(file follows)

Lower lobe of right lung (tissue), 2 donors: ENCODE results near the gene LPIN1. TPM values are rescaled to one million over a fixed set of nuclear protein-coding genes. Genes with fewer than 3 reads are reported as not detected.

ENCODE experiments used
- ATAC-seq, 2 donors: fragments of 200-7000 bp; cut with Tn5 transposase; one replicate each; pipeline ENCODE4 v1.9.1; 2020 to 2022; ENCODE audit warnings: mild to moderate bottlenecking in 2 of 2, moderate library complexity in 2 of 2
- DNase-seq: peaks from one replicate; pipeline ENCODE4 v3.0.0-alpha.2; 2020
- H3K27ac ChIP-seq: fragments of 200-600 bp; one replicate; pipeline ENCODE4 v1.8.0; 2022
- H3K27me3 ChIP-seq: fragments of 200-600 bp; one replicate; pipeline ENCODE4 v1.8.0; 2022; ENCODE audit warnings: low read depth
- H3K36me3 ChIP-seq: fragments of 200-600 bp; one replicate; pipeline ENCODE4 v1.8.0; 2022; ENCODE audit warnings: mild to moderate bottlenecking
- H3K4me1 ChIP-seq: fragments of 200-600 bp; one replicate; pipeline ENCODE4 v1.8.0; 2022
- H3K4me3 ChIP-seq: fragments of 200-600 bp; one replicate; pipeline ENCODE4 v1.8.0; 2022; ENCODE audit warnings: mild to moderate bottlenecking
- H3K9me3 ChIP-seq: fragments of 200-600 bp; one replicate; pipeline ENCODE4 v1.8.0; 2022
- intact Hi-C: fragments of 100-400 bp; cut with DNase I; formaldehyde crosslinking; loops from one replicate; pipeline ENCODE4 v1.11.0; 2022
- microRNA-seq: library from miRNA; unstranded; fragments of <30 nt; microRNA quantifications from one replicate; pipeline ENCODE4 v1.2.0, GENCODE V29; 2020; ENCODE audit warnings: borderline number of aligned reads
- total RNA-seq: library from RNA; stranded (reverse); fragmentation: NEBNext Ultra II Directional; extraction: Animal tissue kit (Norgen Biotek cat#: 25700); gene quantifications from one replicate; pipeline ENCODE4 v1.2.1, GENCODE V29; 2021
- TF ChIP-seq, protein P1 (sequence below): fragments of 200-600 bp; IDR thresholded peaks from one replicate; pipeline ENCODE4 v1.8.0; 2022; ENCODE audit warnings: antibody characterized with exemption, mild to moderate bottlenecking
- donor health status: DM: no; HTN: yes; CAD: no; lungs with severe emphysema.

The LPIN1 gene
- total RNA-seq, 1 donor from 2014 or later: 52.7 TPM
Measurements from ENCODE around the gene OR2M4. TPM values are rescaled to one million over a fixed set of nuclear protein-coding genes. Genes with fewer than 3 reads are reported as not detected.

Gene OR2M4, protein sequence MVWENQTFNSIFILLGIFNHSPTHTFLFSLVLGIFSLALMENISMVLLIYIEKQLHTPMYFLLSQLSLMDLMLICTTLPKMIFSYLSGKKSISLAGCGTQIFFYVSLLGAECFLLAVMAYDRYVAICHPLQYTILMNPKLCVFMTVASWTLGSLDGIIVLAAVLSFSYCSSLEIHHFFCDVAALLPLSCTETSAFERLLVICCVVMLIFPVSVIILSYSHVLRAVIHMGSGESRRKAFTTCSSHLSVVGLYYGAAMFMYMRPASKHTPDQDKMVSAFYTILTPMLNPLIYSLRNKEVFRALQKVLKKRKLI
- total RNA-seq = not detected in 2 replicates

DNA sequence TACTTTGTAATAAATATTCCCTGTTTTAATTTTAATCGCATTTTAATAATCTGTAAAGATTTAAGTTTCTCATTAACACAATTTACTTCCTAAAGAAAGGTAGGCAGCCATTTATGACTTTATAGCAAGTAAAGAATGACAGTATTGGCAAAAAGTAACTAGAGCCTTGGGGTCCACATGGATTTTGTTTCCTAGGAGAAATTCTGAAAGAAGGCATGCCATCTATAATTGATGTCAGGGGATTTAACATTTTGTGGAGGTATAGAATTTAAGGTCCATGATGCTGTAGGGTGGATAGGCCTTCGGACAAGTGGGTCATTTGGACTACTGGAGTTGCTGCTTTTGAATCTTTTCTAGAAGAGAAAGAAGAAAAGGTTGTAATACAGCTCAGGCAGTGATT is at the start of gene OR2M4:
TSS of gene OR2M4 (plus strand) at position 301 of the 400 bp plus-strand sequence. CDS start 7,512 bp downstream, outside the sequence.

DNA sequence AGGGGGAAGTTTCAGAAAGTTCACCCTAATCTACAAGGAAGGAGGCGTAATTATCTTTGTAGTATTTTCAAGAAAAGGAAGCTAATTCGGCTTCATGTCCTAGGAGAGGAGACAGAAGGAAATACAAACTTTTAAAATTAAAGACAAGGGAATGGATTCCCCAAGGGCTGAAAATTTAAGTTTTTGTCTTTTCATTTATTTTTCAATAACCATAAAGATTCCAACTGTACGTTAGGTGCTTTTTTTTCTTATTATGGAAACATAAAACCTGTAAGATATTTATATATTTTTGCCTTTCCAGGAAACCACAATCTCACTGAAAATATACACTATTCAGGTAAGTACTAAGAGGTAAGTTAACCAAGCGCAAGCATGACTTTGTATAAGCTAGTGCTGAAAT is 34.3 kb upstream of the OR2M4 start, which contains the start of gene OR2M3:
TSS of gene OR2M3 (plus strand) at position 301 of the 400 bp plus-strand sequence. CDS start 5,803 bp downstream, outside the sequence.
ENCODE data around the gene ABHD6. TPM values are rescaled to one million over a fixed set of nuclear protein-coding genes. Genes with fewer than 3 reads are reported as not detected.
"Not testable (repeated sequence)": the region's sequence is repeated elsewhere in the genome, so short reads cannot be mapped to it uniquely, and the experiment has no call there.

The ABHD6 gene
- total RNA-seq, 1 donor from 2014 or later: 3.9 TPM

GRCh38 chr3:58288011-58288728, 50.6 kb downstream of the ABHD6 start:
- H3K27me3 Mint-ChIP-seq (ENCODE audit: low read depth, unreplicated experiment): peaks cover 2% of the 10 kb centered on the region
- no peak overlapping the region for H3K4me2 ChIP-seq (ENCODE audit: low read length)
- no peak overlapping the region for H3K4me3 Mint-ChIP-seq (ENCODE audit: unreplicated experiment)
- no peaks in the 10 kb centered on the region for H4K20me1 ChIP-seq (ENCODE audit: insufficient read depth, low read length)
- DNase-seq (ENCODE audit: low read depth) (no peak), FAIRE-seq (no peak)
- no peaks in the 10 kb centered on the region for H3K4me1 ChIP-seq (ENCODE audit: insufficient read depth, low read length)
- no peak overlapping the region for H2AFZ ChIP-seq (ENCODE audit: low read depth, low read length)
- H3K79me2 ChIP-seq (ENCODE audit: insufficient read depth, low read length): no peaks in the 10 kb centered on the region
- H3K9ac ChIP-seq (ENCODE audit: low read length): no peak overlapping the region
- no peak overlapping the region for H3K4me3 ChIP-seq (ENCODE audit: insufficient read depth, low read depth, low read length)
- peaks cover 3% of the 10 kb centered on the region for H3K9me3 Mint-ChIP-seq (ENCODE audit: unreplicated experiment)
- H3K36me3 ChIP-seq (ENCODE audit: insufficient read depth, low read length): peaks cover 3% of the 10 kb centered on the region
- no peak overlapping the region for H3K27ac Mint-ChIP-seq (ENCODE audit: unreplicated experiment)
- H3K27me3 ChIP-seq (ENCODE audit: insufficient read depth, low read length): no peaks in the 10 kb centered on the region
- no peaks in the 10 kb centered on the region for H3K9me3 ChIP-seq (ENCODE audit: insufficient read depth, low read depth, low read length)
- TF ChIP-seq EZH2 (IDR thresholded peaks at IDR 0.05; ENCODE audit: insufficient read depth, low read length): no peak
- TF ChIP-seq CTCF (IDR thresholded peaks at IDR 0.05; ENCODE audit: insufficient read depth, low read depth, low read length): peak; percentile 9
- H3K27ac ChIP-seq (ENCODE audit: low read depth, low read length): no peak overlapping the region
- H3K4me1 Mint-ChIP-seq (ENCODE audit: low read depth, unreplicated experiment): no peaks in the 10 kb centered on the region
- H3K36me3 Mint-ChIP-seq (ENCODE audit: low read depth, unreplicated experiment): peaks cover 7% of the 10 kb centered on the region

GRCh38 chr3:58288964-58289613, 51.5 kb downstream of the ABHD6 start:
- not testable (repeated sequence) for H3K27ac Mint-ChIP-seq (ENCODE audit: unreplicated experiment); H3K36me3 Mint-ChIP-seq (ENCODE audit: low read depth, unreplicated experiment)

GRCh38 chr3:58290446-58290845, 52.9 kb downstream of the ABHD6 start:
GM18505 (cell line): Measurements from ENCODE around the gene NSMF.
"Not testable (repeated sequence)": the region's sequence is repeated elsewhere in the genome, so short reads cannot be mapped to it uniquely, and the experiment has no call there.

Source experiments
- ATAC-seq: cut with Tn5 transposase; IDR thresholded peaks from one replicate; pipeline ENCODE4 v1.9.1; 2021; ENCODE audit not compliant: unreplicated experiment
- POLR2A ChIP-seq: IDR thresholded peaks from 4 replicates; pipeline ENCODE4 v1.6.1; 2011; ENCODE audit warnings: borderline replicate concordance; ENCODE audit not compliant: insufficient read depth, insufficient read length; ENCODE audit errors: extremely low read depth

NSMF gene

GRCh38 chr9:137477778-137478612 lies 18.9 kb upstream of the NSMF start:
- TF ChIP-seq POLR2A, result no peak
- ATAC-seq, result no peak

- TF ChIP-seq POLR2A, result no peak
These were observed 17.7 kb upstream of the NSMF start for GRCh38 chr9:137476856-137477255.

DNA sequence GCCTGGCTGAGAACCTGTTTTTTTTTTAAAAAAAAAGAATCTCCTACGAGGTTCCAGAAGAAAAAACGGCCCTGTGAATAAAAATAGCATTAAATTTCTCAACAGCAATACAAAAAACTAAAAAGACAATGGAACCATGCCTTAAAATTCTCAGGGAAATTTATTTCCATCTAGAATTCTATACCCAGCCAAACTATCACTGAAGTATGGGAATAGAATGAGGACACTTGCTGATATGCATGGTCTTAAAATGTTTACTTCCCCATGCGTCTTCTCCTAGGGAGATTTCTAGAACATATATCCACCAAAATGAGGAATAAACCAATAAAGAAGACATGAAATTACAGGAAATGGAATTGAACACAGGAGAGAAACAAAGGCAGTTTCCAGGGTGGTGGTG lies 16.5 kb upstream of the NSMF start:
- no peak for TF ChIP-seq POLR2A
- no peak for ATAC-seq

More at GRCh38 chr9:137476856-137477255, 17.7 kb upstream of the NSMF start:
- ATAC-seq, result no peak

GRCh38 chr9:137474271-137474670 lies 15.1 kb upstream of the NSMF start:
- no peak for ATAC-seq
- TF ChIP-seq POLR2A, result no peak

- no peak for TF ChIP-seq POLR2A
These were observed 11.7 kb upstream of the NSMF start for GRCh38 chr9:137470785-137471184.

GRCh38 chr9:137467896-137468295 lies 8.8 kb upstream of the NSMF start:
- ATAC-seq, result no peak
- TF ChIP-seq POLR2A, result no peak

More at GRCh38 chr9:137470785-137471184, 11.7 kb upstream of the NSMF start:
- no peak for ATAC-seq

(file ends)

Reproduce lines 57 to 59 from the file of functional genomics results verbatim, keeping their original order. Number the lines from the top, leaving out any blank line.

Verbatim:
- POLR2A ChIP-seq: IDR thresholded peaks from 4 replicates; pipeline ENCODE4 v1.6.1; 2011; ENCODE audit warnings: borderline replicate concordance; ENCODE audit not compliant: insufficient read depth, insufficient read length; ENCODE audit errors: extremely low read depth

NSMF gene

GRCh38 chr9:137477778-137478612 lies 18.9 kb upstream of the NSMF start: